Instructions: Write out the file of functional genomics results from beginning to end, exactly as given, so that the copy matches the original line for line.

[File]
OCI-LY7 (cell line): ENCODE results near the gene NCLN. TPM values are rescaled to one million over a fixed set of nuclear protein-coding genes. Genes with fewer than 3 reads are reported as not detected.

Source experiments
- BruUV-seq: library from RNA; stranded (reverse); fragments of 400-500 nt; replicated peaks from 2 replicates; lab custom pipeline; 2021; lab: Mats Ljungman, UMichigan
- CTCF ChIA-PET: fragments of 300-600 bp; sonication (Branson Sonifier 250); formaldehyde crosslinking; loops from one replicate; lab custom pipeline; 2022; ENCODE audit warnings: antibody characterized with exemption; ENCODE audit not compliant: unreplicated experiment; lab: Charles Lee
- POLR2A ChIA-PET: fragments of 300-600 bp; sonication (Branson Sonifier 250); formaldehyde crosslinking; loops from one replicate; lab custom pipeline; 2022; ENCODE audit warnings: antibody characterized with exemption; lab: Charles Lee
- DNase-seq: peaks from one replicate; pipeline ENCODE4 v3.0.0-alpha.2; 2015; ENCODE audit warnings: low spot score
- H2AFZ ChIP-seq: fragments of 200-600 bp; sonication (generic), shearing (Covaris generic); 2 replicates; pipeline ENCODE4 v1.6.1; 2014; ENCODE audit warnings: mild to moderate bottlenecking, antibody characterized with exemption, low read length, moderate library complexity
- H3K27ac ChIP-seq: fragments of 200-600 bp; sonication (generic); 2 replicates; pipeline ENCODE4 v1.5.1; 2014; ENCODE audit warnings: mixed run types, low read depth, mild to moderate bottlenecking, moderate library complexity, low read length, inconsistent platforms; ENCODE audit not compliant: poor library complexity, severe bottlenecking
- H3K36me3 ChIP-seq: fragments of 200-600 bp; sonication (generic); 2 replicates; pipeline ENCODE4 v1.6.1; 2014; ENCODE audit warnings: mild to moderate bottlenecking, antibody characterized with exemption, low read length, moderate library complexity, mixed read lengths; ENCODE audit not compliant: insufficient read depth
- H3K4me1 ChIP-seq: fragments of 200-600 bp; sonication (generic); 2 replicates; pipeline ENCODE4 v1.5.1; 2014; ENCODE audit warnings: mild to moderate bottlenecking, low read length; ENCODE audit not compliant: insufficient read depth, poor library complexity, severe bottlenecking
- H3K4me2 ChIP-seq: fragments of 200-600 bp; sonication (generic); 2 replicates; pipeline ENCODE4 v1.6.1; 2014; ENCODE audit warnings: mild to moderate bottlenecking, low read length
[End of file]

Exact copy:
OCI-LY7 (cell line): ENCODE results near the gene NCLN. TPM values are rescaled to one million over a fixed set of nuclear protein-coding genes. Genes with fewer than 3 reads are reported as not detected.

Source experiments
- BruUV-seq: library from RNA; stranded (reverse); fragments of 400-500 nt; replicated peaks from 2 replicates; lab custom pipeline; 2021; lab: Mats Ljungman, UMichigan
- CTCF ChIA-PET: fragments of 300-600 bp; sonication (Branson Sonifier 250); formaldehyde crosslinking; loops from one replicate; lab custom pipeline; 2022; ENCODE audit warnings: antibody characterized with exemption; ENCODE audit not compliant: unreplicated experiment; lab: Charles Lee
- POLR2A ChIA-PET: fragments of 300-600 bp; sonication (Branson Sonifier 250); formaldehyde crosslinking; loops from one replicate; lab custom pipeline; 2022; ENCODE audit warnings: antibody characterized with exemption; lab: Charles Lee
- DNase-seq: peaks from one replicate; pipeline ENCODE4 v3.0.0-alpha.2; 2015; ENCODE audit warnings: low spot score
- H2AFZ ChIP-seq: fragments of 200-600 bp; sonication (generic), shearing (Covaris generic); 2 replicates; pipeline ENCODE4 v1.6.1; 2014; ENCODE audit warnings: mild to moderate bottlenecking, antibody characterized with exemption, low read length, moderate library complexity
- H3K27ac ChIP-seq: fragments of 200-600 bp; sonication (generic); 2 replicates; pipeline ENCODE4 v1.5.1; 2014; ENCODE audit warnings: mixed run types, low read depth, mild to moderate bottlenecking, moderate library complexity, low read length, inconsistent platforms; ENCODE audit not compliant: poor library complexity, severe bottlenecking
- H3K36me3 ChIP-seq: fragments of 200-600 bp; sonication (generic); 2 replicates; pipeline ENCODE4 v1.6.1; 2014; ENCODE audit warnings: mild to moderate bottlenecking, antibody characterized with exemption, low read length, moderate library complexity, mixed read lengths; ENCODE audit not compliant: insufficient read depth
- H3K4me1 ChIP-seq: fragments of 200-600 bp; sonication (generic); 2 replicates; pipeline ENCODE4 v1.5.1; 2014; ENCODE audit warnings: mild to moderate bottlenecking, low read length; ENCODE audit not compliant: insufficient read depth, poor library complexity, severe bottlenecking
- H3K4me2 ChIP-seq: fragments of 200-600 bp; sonication (generic); 2 replicates; pipeline ENCODE4 v1.6.1; 2014; ENCODE audit warnings: mild to moderate bottlenecking, low read length